The Year of Google Updates & What They Meant to it's Users?
Has anyone else noticed that Google has had a rather large year? They launched a new social media platform, throwing Buzz to the wayside. There was the 'panda update', initially unleashed on February 23rd, only to receive continuous updates throughout the year (April 1st, May 9th, June 22nd and September 28th), ever sending SEO's into a spin (and they're still making updates—10 in the past month).
Updates were made to the Places algorithm, relegating reviews from 3rd party review sites, something that has definitely had a negative effect on many a business. Then, in a move that seemed to really upset the seo community they announced that keyword data, for users surfing the internet while logged into their account, would no longer be shown in Analytics, citing privacy as the main reason—and this is just the tip of the iceberg!
Although what I love about this job is the constant change and the need to be forever reading, researching and learning in order to keep up with everything happening and how to work with it, this year seemed almost over the top—and this was just from Google, forget everything else happening within the realms of an online marketers job description! So with all of this change, we thought that it would be nice to go over a couple of these changes, in a sort of 'Google state of the nation'.
Algorithm and Data Shifts from Google
The Google Panda Update
Lets start with the biggest change, and the most commonly updating one—Google's Panda update. On February 24th, 2011, Google posted on their official blog, an article attempting to explain to users what their intentions were for the algorithm update. This from the opening paragraph:
"Our goal is simple: to give people the most relevant answers to their queries as quickly as possible. This requires constant tuning of our algorithms, as new content—both good and bad—comes online all the time."
Essentially the update focused heavily on people 'cheating the system' and personally, I saw it as a great thing, as we always strive to keep our SEO efforts clean and authentic (black hat techniques will almost always bite you back in the end). Essentially sites that were not producing original content that was insightful, well researched and completely relative to the search queries it was being found for, were penalized and quite heavily, with reports of sites dropping from 1st page rankings into oblivion (though these were likely very guilty of black hat SEO).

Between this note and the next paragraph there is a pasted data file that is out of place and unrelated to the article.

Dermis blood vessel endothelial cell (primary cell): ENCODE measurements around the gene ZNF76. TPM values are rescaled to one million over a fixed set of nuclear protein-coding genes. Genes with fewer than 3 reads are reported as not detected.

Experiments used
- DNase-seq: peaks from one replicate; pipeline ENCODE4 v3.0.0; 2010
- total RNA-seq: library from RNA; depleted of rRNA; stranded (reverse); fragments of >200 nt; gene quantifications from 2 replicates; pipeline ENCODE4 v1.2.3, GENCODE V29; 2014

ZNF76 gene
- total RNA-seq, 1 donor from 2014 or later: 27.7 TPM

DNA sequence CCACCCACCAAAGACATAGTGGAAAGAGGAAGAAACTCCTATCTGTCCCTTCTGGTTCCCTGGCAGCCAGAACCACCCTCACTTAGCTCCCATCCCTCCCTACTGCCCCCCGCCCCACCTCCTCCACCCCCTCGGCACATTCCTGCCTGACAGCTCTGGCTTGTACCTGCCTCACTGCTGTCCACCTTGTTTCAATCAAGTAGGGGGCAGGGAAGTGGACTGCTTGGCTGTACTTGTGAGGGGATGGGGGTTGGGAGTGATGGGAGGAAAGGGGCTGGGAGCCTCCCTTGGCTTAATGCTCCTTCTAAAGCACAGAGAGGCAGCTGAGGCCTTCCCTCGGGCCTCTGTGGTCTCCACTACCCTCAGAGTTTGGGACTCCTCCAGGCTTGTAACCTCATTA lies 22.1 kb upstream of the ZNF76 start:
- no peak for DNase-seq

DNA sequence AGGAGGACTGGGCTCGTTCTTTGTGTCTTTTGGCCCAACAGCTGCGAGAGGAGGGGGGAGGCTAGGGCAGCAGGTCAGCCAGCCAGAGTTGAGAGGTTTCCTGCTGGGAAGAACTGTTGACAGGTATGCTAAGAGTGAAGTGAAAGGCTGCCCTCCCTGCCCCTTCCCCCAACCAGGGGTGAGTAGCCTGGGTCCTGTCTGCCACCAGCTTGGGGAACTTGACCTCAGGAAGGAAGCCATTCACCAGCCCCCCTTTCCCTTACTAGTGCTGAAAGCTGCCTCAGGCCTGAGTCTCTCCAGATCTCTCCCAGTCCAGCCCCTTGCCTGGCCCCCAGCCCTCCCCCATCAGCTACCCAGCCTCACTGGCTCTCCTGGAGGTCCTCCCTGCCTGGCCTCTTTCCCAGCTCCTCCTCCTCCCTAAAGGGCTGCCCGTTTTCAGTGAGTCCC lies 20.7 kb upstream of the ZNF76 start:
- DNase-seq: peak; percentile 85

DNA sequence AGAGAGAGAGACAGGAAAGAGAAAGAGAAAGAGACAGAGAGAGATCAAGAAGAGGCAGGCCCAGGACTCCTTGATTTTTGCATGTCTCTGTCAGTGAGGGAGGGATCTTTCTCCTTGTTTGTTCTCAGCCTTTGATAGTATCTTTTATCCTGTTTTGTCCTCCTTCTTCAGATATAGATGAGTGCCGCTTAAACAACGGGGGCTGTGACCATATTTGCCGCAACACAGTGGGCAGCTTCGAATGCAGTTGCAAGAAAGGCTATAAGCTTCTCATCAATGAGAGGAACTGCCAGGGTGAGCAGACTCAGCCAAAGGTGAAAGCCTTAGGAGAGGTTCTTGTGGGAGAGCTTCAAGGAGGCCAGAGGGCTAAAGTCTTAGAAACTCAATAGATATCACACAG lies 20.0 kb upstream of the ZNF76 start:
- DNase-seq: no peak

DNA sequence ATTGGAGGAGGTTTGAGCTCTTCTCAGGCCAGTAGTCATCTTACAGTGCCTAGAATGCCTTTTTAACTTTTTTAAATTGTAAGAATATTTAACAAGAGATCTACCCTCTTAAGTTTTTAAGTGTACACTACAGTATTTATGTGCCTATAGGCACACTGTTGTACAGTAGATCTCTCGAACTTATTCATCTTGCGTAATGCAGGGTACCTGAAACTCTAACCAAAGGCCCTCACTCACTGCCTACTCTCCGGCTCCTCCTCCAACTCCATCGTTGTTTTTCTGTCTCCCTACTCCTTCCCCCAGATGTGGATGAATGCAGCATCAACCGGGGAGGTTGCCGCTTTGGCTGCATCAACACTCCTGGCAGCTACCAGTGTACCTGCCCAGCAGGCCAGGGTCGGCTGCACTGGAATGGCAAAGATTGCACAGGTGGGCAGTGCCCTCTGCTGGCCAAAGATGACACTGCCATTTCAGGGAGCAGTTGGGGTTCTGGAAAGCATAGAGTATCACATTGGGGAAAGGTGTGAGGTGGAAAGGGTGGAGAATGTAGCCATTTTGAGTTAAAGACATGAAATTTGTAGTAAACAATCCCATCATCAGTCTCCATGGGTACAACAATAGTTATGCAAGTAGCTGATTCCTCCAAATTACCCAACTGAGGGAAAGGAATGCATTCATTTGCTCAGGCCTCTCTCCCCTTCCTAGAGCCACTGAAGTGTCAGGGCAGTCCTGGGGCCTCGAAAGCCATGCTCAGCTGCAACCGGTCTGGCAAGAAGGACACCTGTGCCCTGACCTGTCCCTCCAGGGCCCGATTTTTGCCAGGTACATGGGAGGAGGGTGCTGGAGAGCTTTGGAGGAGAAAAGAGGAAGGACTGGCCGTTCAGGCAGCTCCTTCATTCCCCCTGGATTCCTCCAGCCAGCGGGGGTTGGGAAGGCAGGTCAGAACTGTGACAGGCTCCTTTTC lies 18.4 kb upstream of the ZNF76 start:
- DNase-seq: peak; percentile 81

What stands strong from this is that content remains king and the more well written and researched that content, the better it will perform. Links from other authentic sites on the web will also help your rankings, as always, and being engrained on the web via social networks will also help!
That's right—in 2011 (well, late in 2010 actually) it was revealed that the search engines are taking social media content into account within the rankings, as found in Search Engine Land's 6 questions to Google & Bing on this issue.
Google's Places Algorithm Update
It's no secret that the SERP's have grown to favour locations mentioned in searches and your actual physical location, but what does this mean? Essentially, the days of seeing your site ranked in 1st when searching from your location, does not mean that those searching it in the next state or province over (or even the next town) will see the same result (this applies to all search results, not just places). Further to this Google updated their Places algorithm not to take into account the reviews obtained for a business on review specific sites such as Trip Advisor and Yelp when showing results from a search, and now only take Google Places reviews into account.
This has been a tough one to swallow, as it appears that Google may simply be trying to have people use their product more, rather than showing authentic results. A site that has good to great reviews from a range of sources around the web, in our opinion, should always rank higher than a site that has a few decent reviews in the Google Places interface itself and none, or less decent reviews elsewhere. Unfortunately this is what is now happening within Google Places results and we have to work with it.
The message: To help you rank well within Google Places, be sure to get reviews from Google users, from within the Google Places space.
Google Removes Keyword Data From Analytics